Nobody chooses to be homeless. Nobody chooses to be mentally ill. Not one of the 282 people who lined up at the Oxford Street Shelter that night was trying to get away with something. Nobody working at the shelter or the city who is trying to provide life-saving shelter is trying to get away with something.

    At its core, this service of providing EMERGENCY shelter is serving the most basic and fundamental and crucial needs of humanity.

    Yet, in recent weeks, it’s become a political football. The LePage administration has attempted to garner salacious headlines by vilifying the people who utilize the shelter, and also those who provide the service.

    It’s not an easy story to tell. Why? Because we are talking about mental illness. We are talking about diseases like Schizophrenia.

    Recently the City of Portland studied 30 of the so-called “long stayers” at the shelters. What did they find? All of them, 100% had serious and persistent mental health issues–often untreated. Some had money in the bank. Some even had thousands of dollars in the bank.

    What does this mean?

    It could mean many things.

    For some, it means that perhaps a special account was set up by family members to put money aside for them. Perhaps intended to pay for things like dental and medical care.

    For some, it could be the remnant of another time in their life–before they got sick.

    For all, it is money that–because of their psychosis, they are unable or unwilling to use.

    DSC_0132They are not staying at homeless shelters to save a buck. They are staying there because they believe staying at a shelter is the best option available to them.

    And…most importantly, they are not numbers on someone’s spreadsheet. They are our brothers and sisters, our parents, our aunts and uncles. They are our fellow human beings–living much more difficult lives than we can imagine.

    Mental illness is not easy to understand. But it is something that we all need to take a closer look at. We can’t be afraid of it. And most of all, we can’t play the blame-game–that serves no purpose other than to distract and delay from a meaningful solutions-based dialogue.

    Long before this administration, the mental health system in Maine has been broken. The overflowing shelters in our state is one symptom of that–as are our jails–that are also overflowing with people who would benefit more from mental health intervention and treatment.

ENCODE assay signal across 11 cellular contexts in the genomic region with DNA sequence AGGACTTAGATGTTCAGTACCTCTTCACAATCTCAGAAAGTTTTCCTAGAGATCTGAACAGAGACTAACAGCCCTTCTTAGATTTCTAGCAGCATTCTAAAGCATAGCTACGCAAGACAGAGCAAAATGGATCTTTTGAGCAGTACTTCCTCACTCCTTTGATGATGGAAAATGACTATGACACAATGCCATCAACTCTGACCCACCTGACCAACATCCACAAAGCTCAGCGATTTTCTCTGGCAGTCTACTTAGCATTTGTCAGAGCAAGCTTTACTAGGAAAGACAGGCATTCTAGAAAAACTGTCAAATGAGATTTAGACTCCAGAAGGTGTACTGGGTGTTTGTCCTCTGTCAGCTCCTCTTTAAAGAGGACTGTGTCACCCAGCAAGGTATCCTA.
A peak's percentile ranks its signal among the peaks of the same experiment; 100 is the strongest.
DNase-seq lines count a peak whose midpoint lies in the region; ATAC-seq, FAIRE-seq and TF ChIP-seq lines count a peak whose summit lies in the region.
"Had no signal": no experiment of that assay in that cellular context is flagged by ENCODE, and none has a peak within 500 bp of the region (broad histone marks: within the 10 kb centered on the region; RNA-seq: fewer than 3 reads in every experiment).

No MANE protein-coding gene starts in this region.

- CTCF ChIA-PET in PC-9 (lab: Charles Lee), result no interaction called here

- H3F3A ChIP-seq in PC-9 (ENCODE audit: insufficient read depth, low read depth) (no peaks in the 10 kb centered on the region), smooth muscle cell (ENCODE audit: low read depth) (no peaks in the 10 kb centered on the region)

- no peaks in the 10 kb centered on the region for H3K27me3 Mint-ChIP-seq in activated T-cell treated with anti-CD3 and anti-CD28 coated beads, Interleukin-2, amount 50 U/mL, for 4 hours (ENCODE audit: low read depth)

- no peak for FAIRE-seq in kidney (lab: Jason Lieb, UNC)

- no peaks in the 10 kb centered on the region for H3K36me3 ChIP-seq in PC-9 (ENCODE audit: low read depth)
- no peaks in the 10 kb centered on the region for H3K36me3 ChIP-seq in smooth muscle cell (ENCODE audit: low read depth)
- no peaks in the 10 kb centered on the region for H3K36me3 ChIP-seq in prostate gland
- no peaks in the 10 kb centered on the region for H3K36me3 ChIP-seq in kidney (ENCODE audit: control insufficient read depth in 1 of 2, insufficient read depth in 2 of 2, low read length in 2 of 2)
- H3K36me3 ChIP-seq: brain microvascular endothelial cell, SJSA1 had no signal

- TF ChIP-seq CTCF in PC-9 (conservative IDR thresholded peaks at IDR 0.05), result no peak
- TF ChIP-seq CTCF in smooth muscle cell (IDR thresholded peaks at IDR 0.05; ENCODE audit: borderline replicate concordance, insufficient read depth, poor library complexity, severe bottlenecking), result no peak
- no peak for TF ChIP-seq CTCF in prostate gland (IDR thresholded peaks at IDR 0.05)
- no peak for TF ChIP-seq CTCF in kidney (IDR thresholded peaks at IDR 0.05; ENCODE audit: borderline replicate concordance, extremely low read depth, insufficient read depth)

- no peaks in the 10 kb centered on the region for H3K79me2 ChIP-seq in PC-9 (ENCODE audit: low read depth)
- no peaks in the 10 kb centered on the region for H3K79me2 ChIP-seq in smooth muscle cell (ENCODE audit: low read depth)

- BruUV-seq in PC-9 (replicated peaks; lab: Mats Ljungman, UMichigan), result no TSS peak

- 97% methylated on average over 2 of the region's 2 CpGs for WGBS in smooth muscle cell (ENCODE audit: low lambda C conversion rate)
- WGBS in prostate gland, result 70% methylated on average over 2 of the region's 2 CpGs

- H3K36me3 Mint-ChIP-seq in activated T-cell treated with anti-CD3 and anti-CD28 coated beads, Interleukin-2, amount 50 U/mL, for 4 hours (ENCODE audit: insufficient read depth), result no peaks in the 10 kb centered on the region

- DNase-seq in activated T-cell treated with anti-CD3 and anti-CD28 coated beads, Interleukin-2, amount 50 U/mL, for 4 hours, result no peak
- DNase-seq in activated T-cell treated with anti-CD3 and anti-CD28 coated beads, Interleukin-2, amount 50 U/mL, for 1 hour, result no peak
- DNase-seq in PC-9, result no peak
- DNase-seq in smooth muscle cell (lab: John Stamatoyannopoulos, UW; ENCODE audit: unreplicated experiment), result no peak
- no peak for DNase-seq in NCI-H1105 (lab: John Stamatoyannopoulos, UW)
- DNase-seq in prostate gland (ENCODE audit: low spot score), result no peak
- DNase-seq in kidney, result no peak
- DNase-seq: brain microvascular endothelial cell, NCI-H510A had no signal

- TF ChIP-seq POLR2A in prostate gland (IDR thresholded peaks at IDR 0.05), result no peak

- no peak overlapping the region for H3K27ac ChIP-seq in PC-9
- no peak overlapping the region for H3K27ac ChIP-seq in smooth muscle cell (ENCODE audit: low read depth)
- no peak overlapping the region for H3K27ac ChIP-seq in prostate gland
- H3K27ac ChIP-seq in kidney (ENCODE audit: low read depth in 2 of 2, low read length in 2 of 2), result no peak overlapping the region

As a member of the Health and Human Services Committee and a former member of the state’s Criminal Justice Committee, I can tell you that there are dozens of lawmakers who are interested in solving this problem and helping our fellow Mainers who are suffering. But the first step toward a solution has to be one that is honest.

Read Full Post | Make a Comment ( None so far )

Democratic Radio Address by Rep. Matt Moonen (Portland): LePage’s lagging job creation hits younger Mainers hard

Posted on April 5, 2014. Filed under: Uncategorized | Tags: , , , |

Audio link here.

    Rep. Moonen: LePage’s lagging job creation hits younger Mainers hard
    Governor styles self as “turnaround specialist” but fails to deliver

Maine has so many good things going for it, particularly for young people establishing families. Quality of life, engaged communities, vibrant schools and amazing outdoor opportunities – just to name a few. But it’s getting harder for young people to live, work and play in Maine – especially the work part under the administration of Governor Paul LePage.

matt moonenGood morning, I’m Representative Matt Moonen of Portland.

I’m a member of the Legislature’s Youth Caucus. We’re a bipartisan group of lawmakers focused on policies that affect younger Mainers and their futures in our state.

It’s been clear for a while that our economy is not where it should be.